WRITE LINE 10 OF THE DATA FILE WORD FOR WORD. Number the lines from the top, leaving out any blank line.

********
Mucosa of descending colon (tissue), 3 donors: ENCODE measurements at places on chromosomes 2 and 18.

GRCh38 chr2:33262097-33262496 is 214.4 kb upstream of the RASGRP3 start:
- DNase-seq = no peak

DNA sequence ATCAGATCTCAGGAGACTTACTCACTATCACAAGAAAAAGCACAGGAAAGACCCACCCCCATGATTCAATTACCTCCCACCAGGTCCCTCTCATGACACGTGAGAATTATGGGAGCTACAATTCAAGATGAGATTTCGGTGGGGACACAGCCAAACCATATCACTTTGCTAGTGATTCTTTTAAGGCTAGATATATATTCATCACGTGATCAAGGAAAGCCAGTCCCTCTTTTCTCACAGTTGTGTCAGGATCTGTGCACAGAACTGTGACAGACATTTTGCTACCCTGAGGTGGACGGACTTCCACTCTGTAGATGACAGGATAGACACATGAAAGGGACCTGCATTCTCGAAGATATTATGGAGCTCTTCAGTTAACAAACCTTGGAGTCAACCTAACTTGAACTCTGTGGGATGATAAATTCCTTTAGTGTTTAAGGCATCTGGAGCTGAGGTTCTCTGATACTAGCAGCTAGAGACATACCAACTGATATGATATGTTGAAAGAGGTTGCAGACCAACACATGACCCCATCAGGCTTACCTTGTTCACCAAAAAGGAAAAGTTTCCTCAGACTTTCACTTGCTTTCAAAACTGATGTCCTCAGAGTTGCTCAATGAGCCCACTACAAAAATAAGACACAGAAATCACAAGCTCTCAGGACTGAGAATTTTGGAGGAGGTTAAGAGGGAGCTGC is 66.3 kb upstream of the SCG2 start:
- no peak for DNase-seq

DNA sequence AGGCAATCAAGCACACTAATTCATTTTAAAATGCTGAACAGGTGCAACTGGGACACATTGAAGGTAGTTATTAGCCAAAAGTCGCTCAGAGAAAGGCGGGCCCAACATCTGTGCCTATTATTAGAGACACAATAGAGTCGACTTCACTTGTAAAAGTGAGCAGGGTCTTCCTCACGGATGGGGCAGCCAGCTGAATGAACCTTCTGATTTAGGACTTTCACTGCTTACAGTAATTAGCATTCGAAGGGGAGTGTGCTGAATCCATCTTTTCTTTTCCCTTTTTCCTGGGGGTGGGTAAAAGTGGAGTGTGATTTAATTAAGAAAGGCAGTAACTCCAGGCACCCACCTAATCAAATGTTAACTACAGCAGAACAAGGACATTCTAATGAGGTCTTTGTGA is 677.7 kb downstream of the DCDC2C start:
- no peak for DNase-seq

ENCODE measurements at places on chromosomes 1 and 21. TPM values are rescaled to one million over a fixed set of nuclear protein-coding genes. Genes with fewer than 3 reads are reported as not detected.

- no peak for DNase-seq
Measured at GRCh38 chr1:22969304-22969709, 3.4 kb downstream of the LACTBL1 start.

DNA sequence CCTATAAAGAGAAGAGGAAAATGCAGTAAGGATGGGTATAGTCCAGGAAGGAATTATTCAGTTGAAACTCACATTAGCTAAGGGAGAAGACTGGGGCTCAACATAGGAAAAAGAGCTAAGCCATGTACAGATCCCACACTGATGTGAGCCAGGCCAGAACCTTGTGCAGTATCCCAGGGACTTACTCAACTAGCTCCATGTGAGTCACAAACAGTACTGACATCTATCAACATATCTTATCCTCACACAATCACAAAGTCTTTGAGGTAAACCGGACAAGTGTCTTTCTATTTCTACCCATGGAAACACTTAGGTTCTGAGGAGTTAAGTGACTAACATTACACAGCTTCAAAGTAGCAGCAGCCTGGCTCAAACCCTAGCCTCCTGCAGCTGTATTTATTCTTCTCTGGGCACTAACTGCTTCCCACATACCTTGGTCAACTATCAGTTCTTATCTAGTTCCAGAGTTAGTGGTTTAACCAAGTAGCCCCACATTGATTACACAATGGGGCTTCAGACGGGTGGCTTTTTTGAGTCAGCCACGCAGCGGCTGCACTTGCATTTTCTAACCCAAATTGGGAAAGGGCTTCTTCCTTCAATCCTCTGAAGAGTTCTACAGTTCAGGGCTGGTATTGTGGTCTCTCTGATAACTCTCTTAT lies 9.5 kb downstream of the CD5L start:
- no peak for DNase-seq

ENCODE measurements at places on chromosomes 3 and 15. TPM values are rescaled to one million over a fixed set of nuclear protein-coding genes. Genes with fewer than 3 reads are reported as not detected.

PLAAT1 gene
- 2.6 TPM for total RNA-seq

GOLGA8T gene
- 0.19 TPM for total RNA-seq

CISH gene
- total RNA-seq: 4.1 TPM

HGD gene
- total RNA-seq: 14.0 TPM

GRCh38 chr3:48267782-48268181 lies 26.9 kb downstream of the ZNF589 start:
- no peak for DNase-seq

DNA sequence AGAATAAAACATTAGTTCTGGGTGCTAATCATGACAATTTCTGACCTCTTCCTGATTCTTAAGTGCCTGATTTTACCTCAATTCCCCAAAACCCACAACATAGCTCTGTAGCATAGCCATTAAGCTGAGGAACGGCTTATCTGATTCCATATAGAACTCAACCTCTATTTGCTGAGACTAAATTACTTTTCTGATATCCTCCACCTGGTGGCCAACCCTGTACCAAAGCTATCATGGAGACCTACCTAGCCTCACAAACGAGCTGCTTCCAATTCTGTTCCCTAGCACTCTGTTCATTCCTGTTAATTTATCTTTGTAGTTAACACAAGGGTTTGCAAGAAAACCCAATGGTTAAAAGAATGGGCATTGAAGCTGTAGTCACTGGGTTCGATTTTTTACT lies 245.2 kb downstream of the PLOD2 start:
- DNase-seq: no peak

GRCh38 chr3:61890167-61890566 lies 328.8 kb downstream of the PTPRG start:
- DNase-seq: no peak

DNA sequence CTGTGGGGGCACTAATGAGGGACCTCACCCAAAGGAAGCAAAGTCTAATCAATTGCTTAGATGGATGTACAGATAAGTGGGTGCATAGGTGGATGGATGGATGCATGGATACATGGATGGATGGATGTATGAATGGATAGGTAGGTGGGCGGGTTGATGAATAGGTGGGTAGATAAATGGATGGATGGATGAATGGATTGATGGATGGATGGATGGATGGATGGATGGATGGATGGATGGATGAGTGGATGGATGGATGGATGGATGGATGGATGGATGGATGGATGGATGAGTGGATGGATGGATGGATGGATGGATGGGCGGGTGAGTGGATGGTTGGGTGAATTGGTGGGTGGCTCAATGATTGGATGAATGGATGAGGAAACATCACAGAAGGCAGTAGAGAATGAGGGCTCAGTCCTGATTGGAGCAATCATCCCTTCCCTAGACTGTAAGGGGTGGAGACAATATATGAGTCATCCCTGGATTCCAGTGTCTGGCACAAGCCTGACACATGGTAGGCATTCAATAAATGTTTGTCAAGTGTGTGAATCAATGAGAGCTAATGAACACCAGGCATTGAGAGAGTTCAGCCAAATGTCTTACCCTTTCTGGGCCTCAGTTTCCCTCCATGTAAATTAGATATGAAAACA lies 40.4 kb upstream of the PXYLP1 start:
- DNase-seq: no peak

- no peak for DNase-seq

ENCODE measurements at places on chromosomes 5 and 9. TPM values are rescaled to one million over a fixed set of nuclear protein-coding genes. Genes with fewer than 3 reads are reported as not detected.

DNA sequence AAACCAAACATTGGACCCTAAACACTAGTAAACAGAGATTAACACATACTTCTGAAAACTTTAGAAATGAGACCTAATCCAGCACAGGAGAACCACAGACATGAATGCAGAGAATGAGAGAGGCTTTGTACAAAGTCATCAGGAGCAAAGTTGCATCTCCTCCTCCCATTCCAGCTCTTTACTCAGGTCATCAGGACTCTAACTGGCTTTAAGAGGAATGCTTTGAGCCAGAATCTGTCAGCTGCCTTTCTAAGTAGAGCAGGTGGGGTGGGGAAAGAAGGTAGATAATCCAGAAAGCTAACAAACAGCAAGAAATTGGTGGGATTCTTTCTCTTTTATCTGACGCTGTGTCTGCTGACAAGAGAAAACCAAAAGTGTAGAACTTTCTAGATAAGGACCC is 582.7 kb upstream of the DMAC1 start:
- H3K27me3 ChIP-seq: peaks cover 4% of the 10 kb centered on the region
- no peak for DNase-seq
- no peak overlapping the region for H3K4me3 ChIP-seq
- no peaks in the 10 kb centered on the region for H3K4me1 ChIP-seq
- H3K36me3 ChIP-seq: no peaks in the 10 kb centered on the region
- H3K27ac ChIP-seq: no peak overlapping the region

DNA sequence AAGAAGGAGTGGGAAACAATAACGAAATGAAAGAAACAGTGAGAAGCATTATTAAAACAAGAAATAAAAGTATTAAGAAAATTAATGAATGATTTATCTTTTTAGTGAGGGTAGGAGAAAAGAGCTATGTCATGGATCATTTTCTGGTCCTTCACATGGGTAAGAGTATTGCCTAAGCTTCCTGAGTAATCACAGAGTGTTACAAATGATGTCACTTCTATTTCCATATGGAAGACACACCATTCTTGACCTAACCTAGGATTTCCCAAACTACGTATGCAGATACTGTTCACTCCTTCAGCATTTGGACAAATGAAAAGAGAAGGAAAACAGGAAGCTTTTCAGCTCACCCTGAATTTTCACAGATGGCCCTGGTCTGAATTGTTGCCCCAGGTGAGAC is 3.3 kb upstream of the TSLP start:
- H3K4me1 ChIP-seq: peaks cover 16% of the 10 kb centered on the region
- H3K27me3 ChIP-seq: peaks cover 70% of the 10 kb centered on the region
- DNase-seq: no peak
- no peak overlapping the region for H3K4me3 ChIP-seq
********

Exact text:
Measured at GRCh38 chr1:22969304-22969709, 3.4 kb downstream of the LACTBL1 start.